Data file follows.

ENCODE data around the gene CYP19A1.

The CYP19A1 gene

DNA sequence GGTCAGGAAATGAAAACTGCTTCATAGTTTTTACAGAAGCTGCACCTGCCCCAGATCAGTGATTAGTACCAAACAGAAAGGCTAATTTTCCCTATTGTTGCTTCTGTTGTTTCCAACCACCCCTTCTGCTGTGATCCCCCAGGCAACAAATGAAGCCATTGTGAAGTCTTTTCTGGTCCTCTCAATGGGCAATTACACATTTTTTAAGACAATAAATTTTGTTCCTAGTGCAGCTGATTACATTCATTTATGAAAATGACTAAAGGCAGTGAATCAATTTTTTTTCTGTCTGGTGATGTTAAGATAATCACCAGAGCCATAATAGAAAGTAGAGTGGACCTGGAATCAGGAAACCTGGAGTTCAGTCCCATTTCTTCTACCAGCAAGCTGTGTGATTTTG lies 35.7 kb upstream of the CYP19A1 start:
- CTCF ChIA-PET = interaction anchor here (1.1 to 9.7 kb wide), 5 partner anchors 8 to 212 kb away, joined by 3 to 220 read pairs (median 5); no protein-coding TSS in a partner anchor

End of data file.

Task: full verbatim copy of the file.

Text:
ENCODE data around the gene CYP19A1.

The CYP19A1 gene

DNA sequence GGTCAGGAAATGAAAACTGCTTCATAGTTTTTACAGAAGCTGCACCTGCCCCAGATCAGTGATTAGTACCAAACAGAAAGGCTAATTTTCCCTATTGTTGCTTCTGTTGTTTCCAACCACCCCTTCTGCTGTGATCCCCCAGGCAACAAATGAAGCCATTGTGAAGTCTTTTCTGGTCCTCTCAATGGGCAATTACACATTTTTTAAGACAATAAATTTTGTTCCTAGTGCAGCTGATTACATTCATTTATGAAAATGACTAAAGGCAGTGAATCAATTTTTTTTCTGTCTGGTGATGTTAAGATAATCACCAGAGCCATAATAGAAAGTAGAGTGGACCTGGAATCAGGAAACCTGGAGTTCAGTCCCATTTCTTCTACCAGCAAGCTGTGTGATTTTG lies 35.7 kb upstream of the CYP19A1 start:
- CTCF ChIA-PET = interaction anchor here (1.1 to 9.7 kb wide), 5 partner anchors 8 to 212 kb away, joined by 3 to 220 read pairs (median 5); no protein-coding TSS in a partner anchor